As a defence mechanism, Jeff started spending most of his time indoors or he would go visit his friends from school or sometimes have a solo exploration of his neighbourhood.

His life at school and his life at home were complete opposites of each other. "In school, I was the cool kid and I would get into a lot of trouble," he said.

"I was always bullying other people. I got into fights and was very braggadocious. I was always in trouble with my teachers and it reflected in my grades."

This behaviour went on until he was in year six and got a new deskmate and friend.

"We became close, we still are to date, and he helped me understand that being odd is not necessarily a bad thing. He helped me gain confidence in most things that I did and shortly after that, we became so cool all the girls wanted us," he said, laughing.

It was during that time that he first heard a girl describe him as tall, dark and handsome.

"Those words completely changed my life and after year six of primary school, I quickly started to gain confidence in my body size, height and skin colour," he said.

"Today, I am very much okay in my skin and thinking about it, I actually would never have liked to be any other colour." 

Colourism is not just an American phenomenon; skin bleaching cream is sold in majority black or people of colour countries throughout the world
Colourism is not just an American phenomenon; skin bleaching cream is sold in majority black or people of colour countries throughout the world


Colourism is the prejudice based on skin tone, usually with a marked preference for lighter-skinned people. 

While Jeff's confidence was boosted by his friend, Hildah worked to find hers within herself.

"I ignore it most of the time 'cause it mostly comes from ignorant people, but sometimes I call it out as soon as I see it," she said.

"The other day, some friend of mine told me, 'Unaringa sana na ungekua light-skin?' (You are boasting a lot, what if you were light-skinned?) Normally I'd let that go, but I called him out on and handed him his ass."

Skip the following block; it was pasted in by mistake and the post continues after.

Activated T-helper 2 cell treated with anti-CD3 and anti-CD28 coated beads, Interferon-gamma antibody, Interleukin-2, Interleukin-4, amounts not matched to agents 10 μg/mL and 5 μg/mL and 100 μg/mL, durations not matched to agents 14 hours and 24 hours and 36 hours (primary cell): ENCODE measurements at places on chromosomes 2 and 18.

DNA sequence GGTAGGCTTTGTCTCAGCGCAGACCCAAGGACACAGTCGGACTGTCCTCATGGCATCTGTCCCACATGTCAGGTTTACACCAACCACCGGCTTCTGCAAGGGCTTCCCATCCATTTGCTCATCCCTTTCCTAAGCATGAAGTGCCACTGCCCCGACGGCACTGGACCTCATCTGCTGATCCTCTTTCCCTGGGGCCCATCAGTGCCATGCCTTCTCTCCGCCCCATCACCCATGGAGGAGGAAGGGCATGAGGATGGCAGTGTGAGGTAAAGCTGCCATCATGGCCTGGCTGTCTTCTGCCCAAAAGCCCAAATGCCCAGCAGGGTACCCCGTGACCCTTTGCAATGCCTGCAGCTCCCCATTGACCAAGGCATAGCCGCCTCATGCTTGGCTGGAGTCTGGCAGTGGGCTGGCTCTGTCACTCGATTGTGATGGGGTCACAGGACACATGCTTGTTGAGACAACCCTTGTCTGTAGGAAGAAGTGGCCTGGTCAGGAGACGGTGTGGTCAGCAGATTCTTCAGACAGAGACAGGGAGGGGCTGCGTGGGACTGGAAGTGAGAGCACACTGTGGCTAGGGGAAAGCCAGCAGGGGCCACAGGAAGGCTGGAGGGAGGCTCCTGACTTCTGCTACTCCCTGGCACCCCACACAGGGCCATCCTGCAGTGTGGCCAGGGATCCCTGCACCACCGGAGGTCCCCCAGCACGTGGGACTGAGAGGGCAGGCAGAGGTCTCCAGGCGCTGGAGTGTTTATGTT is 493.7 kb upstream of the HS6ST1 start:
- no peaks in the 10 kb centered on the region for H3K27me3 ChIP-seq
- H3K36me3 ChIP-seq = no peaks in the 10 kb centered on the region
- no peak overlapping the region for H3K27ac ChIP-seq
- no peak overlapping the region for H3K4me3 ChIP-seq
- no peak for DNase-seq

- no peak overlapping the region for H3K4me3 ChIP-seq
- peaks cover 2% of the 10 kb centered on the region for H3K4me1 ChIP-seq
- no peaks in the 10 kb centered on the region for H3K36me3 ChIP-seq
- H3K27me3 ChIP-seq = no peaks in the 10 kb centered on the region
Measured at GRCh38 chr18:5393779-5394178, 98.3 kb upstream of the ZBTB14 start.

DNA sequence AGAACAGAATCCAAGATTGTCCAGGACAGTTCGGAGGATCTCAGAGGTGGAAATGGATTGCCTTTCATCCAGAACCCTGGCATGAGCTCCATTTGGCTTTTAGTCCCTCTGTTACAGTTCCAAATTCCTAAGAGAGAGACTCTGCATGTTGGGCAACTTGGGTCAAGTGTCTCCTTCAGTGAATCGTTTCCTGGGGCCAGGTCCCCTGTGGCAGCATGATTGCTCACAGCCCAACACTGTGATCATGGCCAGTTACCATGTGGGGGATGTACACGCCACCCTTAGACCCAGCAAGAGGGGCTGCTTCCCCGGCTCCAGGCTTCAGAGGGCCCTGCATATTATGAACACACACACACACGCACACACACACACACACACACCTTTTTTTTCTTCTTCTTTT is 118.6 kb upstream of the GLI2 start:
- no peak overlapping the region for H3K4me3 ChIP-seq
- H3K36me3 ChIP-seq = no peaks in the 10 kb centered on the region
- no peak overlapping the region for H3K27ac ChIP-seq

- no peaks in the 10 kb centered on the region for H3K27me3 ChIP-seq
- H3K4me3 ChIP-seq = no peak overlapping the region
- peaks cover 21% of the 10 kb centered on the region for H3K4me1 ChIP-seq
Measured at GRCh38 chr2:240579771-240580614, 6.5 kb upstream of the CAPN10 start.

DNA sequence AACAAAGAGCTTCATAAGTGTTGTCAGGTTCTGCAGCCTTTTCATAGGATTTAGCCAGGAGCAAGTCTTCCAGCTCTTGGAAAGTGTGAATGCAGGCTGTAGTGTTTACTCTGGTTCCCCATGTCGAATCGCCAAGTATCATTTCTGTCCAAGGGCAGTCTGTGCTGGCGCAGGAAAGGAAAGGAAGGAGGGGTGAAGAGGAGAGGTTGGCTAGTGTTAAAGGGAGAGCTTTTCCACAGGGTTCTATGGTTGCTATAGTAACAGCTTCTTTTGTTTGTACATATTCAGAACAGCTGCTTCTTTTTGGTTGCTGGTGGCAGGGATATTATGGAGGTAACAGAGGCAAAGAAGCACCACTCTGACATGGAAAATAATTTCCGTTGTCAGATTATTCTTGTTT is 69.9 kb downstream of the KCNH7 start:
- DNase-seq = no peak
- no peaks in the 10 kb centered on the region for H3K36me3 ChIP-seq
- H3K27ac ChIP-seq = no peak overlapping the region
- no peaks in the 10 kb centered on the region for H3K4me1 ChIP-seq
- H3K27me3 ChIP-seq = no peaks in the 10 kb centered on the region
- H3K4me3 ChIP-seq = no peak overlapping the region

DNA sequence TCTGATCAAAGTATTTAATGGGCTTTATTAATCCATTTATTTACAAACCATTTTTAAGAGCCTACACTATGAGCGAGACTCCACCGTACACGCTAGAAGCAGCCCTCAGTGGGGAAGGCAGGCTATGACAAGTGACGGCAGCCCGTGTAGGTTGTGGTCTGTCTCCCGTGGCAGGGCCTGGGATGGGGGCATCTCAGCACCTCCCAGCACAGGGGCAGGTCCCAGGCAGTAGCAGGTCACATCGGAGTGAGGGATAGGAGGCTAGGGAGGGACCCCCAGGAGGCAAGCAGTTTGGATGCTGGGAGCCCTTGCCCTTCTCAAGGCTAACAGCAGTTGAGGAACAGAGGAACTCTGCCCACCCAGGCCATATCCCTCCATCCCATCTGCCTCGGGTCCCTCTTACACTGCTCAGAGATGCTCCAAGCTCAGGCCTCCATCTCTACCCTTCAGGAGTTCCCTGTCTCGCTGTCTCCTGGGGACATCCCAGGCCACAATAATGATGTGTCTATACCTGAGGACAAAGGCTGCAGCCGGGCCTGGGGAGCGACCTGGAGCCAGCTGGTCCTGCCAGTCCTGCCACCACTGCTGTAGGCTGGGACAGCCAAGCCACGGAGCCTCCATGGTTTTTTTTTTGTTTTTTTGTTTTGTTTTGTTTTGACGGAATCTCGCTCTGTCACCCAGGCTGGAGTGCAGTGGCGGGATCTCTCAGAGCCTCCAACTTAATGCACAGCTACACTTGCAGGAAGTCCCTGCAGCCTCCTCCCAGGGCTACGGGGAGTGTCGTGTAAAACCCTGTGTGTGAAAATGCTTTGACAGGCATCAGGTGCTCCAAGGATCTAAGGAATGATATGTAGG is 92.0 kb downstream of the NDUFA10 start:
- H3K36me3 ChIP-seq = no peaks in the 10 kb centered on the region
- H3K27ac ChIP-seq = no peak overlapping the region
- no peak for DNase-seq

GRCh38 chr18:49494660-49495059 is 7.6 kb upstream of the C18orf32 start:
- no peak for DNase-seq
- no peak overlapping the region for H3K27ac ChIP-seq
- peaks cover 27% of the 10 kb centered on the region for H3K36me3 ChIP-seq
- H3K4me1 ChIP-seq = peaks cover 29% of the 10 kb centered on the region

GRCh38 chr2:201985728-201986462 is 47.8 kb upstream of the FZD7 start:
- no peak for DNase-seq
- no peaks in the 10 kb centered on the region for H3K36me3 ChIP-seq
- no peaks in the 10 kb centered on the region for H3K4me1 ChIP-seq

Hildah added it's so ugly when you have to hear such comments and especially from family.

"Sometimes they are too ignorant to realise their standard of beauty is simply a construct they've had fixed on their brains mainly from mainstream media," she said. 

"People out here are going to try to rank you and tell you what to think of yourself, but it's only your opinion that should matter. Beauty is more than a skin colour."

For Cate, she started admiring people who she thought looked like her and told herself as much as she could that she was beautiful. 

"When I was buying movies, I would look at the ones where the characters had darker complexions, such as Genevive Nnaji and Jackie Appier," she said.

"I would wait to watch the news just to see Lilian Muli and I would look at them and say if people think they are beautiful, then so am I." 

Still, she found it hard to believe she was as beautiful as her siblings, even though she had started to feel beautiful in her own way.

 "It took me dating a man who had lived abroad to know that I was beautiful. I know this may sound vain but this man would look at me and he couldn't believe that I would even give him the time of day," she said.

"He would always brag to his friends about me and made me feel beautiful, and since then, I never doubted myself."

Cate encourages parents to tell their children how beautiful and handsome they are from a young age. 

"And comments like 'You do not look like a member of the family' should be addressed instead of being laughed at," she said.

"Black girls should also embrace their magic and not try to look like other people because this can cause low self-esteem due to disappointment.

"Also, for girls who say light-skinned men are weak should stop. It's not a good thing to say."

Edited by T Jalio